The first modern Carnival ball was the High Life, at a Copacabana hotel in 1908, where guests danced the polka and Viennese waltzes. A Portuguese immigrant, José Nogueira Paredes (nicknamed Zé Pereira) is credited with originating the first Carnival club. One of the ideas was to get everybody in the club to play the same kind of drum, creating a powerful, unified sound. This technique became the basis for the modern samba school bateria or percussion section. Today’s celebration of Carnival in Rio has three main features: frenzied street events, traditional club balls and the samba parade. Carnival nights belong to the club balls, which range from the sophisticated to the wild. The majority of clubs and hotels host at least one ball.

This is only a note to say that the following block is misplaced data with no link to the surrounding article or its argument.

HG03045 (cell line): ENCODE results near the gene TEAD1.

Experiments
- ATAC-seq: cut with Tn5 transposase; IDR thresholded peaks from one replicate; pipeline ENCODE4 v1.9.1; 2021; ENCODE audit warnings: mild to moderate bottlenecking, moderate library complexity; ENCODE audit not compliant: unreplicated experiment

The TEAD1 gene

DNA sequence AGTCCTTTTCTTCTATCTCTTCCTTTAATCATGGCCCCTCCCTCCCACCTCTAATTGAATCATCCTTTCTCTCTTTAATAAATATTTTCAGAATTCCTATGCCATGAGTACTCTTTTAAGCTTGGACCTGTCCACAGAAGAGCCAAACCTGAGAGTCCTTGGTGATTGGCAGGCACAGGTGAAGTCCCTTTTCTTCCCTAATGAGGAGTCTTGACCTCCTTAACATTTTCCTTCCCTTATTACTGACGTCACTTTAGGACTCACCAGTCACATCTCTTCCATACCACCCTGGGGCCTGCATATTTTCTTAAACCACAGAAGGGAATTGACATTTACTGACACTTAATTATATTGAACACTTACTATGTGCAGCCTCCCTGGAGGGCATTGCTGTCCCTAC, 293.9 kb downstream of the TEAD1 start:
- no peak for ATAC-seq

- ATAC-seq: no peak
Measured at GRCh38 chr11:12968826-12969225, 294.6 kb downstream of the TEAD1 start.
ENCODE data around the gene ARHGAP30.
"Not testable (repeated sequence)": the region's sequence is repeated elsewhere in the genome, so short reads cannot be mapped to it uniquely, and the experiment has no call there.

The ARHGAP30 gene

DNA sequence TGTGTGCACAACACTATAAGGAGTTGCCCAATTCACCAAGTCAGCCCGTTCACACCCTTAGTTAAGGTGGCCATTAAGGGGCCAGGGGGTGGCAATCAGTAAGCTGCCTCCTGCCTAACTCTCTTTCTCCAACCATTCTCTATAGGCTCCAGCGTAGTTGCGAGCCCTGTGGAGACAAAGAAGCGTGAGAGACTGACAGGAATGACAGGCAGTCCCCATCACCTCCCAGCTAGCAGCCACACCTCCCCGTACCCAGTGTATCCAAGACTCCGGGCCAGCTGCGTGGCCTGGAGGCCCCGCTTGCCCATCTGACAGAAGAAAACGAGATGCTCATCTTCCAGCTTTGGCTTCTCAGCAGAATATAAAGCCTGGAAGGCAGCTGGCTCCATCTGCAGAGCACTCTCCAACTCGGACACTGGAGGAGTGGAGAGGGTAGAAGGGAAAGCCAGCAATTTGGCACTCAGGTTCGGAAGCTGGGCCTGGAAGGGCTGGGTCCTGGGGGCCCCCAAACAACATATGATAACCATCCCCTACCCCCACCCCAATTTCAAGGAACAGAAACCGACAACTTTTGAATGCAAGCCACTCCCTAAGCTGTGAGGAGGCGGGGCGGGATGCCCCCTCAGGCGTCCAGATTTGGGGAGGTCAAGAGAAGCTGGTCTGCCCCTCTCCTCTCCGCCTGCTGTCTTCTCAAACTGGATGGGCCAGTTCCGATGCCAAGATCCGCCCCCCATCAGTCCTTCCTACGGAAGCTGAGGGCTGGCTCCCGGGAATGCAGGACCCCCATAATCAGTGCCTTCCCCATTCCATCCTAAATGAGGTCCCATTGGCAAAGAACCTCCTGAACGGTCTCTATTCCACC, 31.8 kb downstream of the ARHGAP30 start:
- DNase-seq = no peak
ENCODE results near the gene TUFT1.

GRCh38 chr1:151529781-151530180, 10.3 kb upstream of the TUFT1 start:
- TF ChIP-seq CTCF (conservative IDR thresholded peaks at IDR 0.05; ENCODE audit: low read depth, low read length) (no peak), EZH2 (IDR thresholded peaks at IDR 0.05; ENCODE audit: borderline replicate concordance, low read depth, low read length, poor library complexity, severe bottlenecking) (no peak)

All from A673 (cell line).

The Copacabana Palace hotel and The Scala are amongst the more famous ones. The contest for best costume is held at several balls and features outrageous get-ups which depict everything from medieval troubadours to Roman Catholic archbishops. The undisputed centerpiece of any Rio de Janeiro Carnival is the main Samba School Parade. There are numerous samba schools in Rio, divided into two leagues.
 
A school’s position in the league determines whether it parades in the Sambódromo (the top schools), or on Avenida Rio Branco (less spectacular, but free). Every school presents 3,000-5,000 participants, divided into 40 alas (wings) and as many as 30 floats. Each school chooses a theme, then composes a samba and designs costumes and floats to fit it. Popular parade themes are generally bible stories, mythology and literature. The float depicts an open book and is, in effect, the title page of the school’s theme.